CORRECTION: This event is on WEDNESDAY, February 20th
Come join Shining Mountain Health and Wellness for our first Cervical Cancer Awareness Event!
We will host a cervical cancer awareness movie at the SunUte next Wednesday, February 20th starting at 5:30p.
Those who come will receive a FREE day pass to the Sun Ute. Childcare will be provided for FREE by active kid care!
RSVP by 2/15/19 with Morgann Box
The Southern Ute Indian Tribe would like to invite you to participate in the 7th Annual Leonard C. Burch Art and Literacy Contest.
Leonard C. Burch was the Chairman of the Southern Ute Indian Tribal Council for more than 32 years. Under his leadership, the Southern Ute Tribe became a major economic force in La Plata County and in Indian Country.
The Southern Ute Tribal Council passed a resolution in 1996 to declare Dec. 10 of every year Leonard C. Burch Day. This year, we will honor Leonard C. Burch and his life by holding the 7th Annual Leonard C. Burch Art and Literacy Contest.
The contest is open to all Elementary and Middle School students. This year’s theme is: “Health and Wellness of the Utes” and all entries must pertain to this theme. The contest will end on Dec. 7, 2018. All entries must be submitted to Trennie Collins at The Southern Ute Drum office by Dec. 7 at 5 PM or can be mailed to PO Box 737, Ignacio, CO 81137.
Please see the flyer for complete information on contest guidelines.
In recent days, several mountain lion sightings have been reported along the Pine River
corridor in the Ignacio vicinity (Ute Park south to Shoshone Park). Although lions are rarely
seen here, the river corridor offers excellent habitat for this large predator, and its occurrence
here is not unusual.
If you use the trails or parks below Tribal Campus and along the Pine River, please take some
basic precautions to minimize your chance of an encounter with a lion. These include the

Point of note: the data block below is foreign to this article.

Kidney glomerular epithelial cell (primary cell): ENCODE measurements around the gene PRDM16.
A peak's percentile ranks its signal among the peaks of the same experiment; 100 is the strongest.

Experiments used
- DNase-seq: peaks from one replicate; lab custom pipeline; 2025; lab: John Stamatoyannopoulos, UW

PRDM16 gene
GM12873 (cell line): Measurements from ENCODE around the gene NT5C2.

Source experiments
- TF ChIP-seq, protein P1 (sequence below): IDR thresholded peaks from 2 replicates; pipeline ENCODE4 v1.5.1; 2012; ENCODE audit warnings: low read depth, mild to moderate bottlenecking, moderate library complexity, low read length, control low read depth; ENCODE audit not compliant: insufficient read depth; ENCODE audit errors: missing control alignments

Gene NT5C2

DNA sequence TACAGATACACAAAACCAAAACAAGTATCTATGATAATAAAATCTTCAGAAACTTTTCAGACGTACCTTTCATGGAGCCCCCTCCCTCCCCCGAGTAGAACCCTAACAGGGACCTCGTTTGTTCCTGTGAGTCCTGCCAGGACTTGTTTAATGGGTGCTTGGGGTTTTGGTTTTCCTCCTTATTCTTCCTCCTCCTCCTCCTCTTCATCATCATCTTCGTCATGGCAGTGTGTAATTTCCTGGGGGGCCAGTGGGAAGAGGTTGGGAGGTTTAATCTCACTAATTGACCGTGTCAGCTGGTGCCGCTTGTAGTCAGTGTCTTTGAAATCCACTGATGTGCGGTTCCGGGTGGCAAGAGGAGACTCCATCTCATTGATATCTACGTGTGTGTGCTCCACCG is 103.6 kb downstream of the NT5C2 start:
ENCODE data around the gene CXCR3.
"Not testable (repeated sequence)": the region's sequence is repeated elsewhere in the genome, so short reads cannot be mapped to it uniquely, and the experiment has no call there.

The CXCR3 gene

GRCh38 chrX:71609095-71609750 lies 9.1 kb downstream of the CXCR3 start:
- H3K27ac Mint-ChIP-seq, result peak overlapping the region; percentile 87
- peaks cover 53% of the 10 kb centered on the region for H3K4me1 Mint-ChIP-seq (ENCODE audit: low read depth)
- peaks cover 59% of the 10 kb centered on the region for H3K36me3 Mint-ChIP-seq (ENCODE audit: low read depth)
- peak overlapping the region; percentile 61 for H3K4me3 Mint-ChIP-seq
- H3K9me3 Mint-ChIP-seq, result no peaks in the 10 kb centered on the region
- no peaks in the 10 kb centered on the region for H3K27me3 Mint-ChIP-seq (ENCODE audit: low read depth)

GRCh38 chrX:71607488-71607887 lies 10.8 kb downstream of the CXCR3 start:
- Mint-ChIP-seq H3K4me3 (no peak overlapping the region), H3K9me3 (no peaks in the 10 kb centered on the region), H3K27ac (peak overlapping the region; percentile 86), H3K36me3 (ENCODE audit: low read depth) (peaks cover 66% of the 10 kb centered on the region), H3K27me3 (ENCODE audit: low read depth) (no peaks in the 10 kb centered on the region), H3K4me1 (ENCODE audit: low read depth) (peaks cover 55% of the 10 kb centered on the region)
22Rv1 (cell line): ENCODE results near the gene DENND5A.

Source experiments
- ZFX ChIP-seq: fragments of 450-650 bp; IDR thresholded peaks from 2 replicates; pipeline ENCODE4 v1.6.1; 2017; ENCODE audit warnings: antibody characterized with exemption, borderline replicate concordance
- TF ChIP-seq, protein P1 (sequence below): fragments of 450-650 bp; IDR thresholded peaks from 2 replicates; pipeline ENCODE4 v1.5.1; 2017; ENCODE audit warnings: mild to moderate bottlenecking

- Travel with a friend or group and keep small children near you
- Avoid walking within densely vegetated sites
- Do not let pets run unleashed
- Avoid recreating at dawn and dusk, when lions are most active
- Carry a weapon or deterrent device within quick reach
- Know how to behave if you encounter a mountain lion
WHAT TO DO IF YOU ENCOUNTER A MOUNTAIN LION
In the vast majority of mountain lion encounters, the animals exhibit avoidance, indifference,
or curiosity that never results in human injury. However, it is natural to be alarmed if you have
an encounter of any kind. Try to keep your cool and do the following:
- Recognize threatening lion behavior. If the animal quickly passes from view and is
not observed again, the risk of further encounter is minimal. However, if the lion
exhibits a pattern of follow‐and‐hide, creeping, or intense staring, recognize this as
threatening behavior and respond accordingly.
- Do NOT run from a lion, as this could trigger a predatory instinct to chase. Instead,
walk away slowly from the encounter.
- Try to appear as intimidating as possible: maintain eye contact, yell at the animal,
stand tall, and wave your arms.
- If attacked, FIGHT back. Use a weapon such as a knife, walking stick, or rocks. Lion
attacks can often be stopped by effective resistance.
If you have recently encountered a mountain lion in this area, or would like additional
information, please contact the Wildlife Division at the number below. After hours please
contact Southern Ute Dispatch for assistance.
Southern Ute Wildlife Division – (970) 563‐0130
Southern Ute Dispatch – (970) 563‐4401